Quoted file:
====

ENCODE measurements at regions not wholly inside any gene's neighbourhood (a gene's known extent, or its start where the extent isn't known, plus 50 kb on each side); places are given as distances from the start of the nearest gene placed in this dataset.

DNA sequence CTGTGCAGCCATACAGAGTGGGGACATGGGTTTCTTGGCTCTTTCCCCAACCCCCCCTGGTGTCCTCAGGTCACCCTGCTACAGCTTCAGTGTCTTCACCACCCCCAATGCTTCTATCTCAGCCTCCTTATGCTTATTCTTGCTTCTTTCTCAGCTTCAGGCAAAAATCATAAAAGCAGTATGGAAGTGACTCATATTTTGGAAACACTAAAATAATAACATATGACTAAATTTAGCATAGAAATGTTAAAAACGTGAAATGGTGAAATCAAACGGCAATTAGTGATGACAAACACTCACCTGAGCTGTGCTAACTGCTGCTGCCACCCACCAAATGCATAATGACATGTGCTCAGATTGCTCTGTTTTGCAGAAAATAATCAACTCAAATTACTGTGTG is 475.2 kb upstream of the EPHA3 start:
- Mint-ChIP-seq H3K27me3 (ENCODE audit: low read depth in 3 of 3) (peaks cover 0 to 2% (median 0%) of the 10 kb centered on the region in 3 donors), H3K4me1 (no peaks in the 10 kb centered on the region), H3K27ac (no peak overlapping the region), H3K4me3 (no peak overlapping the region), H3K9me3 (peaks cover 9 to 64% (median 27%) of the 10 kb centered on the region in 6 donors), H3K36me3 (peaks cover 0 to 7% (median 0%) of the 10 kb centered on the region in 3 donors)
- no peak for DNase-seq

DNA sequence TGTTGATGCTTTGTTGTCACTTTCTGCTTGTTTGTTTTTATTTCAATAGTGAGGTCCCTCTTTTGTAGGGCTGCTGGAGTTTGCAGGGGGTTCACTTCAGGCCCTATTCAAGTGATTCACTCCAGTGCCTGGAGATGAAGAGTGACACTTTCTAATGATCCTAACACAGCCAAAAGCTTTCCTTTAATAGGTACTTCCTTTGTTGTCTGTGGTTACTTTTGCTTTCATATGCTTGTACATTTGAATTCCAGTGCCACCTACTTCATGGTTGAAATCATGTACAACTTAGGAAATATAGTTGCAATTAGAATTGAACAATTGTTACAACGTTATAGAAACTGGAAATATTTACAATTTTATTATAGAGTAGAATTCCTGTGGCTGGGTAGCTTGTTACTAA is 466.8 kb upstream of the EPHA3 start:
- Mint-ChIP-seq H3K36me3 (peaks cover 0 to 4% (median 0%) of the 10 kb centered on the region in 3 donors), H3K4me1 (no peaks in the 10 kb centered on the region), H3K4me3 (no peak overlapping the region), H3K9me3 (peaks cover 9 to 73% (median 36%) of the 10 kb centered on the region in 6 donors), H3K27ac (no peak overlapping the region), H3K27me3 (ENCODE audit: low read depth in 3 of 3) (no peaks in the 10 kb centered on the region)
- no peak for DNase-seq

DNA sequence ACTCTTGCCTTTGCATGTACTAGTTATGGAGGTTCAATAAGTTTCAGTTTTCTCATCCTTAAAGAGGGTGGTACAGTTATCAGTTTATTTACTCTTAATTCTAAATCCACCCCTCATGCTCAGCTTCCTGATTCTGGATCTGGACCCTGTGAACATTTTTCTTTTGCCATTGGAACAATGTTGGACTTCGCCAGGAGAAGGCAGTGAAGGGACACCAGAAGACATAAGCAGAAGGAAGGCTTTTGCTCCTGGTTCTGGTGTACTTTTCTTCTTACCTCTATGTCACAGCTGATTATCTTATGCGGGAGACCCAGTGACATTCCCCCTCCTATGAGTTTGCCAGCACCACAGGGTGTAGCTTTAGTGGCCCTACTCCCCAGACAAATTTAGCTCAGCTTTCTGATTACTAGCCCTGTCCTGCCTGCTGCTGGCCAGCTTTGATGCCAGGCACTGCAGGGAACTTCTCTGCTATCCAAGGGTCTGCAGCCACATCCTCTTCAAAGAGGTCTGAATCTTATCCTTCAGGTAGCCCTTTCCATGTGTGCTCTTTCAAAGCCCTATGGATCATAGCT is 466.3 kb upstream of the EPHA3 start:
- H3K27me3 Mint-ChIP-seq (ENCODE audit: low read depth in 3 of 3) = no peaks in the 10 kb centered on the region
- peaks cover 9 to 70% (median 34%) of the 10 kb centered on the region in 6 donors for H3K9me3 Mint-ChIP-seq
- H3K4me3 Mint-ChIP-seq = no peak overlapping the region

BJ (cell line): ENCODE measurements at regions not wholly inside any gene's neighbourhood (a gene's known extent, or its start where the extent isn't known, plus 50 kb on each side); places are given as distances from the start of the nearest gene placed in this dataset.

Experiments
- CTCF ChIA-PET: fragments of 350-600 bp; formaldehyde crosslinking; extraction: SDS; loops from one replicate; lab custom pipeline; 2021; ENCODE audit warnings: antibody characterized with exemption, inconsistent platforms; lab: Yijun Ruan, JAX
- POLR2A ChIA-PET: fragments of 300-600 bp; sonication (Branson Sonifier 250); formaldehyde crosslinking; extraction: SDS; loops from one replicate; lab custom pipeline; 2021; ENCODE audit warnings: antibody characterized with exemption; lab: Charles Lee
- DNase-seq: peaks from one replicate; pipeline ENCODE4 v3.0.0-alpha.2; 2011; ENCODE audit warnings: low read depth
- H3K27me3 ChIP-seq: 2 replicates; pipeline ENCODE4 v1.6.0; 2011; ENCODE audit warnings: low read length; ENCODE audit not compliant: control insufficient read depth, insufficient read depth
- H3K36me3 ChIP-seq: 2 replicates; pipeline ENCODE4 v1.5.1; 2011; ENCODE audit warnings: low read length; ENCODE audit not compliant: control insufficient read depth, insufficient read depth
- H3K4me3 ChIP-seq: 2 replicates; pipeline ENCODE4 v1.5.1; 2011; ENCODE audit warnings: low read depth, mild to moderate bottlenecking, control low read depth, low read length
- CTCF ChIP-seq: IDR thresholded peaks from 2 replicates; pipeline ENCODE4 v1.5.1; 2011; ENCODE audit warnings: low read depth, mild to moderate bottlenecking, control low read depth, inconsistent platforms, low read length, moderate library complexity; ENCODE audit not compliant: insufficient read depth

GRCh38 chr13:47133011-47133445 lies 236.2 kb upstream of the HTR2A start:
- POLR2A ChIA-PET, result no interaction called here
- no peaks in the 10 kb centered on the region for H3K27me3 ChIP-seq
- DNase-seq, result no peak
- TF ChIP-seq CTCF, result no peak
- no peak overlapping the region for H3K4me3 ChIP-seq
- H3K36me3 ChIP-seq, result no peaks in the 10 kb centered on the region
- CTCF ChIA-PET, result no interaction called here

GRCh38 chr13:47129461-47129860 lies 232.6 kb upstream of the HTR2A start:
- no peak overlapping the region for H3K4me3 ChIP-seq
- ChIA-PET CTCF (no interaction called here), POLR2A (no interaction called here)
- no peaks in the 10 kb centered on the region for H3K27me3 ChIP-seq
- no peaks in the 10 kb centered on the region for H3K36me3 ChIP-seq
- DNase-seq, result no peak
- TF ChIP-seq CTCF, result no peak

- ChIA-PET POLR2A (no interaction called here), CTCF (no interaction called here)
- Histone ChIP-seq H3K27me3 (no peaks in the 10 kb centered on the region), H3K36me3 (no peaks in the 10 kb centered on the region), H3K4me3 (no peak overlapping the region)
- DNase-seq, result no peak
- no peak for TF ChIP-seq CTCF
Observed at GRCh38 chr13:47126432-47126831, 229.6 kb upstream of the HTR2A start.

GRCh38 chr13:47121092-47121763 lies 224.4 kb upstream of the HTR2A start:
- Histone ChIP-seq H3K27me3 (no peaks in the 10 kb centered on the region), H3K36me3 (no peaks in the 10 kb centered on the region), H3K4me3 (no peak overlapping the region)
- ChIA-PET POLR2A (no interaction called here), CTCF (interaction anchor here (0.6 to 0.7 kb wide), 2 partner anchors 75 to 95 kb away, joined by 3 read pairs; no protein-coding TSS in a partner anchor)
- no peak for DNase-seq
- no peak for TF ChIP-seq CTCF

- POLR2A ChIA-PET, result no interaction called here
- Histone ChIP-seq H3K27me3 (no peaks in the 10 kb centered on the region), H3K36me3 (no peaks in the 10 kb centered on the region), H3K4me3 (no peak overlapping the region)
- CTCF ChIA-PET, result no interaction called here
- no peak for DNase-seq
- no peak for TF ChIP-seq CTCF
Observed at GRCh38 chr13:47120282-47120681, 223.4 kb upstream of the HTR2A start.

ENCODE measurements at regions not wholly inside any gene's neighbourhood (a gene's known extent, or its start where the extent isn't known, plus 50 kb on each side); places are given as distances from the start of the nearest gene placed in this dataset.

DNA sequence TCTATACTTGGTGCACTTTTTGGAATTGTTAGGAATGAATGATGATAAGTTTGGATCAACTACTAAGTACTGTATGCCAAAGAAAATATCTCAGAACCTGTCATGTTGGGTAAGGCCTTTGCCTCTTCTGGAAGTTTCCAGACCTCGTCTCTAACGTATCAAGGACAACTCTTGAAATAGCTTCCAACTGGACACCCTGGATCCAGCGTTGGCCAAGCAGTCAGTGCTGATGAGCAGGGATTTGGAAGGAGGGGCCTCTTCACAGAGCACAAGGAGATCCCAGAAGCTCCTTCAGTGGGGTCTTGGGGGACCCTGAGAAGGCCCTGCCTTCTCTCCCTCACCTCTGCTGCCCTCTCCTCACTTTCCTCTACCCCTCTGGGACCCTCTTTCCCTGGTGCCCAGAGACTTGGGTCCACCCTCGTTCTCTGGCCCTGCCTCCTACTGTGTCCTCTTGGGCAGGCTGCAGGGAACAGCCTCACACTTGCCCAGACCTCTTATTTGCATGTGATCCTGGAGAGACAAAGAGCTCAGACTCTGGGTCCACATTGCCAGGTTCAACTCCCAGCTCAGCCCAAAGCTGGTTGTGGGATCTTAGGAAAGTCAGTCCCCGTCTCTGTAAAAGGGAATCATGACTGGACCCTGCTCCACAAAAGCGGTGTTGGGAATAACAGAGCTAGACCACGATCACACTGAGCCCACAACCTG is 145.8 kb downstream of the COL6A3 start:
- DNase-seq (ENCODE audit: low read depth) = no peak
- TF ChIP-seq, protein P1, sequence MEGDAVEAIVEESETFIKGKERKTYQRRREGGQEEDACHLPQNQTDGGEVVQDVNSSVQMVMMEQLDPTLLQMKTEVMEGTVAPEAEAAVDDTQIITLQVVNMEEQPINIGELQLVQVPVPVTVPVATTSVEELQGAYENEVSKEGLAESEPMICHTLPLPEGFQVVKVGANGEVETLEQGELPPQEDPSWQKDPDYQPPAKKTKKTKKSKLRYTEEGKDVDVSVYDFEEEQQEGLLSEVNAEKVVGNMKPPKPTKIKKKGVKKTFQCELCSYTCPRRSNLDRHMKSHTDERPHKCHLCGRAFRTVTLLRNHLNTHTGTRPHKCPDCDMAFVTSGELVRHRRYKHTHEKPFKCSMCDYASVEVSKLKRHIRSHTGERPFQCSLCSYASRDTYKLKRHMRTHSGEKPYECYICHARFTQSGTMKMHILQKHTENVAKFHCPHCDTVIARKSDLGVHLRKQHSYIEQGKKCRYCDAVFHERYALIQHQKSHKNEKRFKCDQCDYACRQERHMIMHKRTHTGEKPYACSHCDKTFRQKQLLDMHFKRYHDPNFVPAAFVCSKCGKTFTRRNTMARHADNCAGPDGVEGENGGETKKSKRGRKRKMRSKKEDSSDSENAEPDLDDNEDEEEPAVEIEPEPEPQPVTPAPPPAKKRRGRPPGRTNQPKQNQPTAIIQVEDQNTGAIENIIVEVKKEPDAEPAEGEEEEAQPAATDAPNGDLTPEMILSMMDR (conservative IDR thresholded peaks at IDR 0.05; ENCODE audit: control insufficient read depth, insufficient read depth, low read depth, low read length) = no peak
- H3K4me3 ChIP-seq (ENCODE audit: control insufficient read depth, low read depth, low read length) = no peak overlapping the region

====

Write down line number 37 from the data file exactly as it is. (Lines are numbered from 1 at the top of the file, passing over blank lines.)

- Histone ChIP-seq H3K27me3 (no peaks in the 10 kb centered on the region), H3K36me3 (no peaks in the 10 kb centered on the region), H3K4me3 (no peak overlapping the region)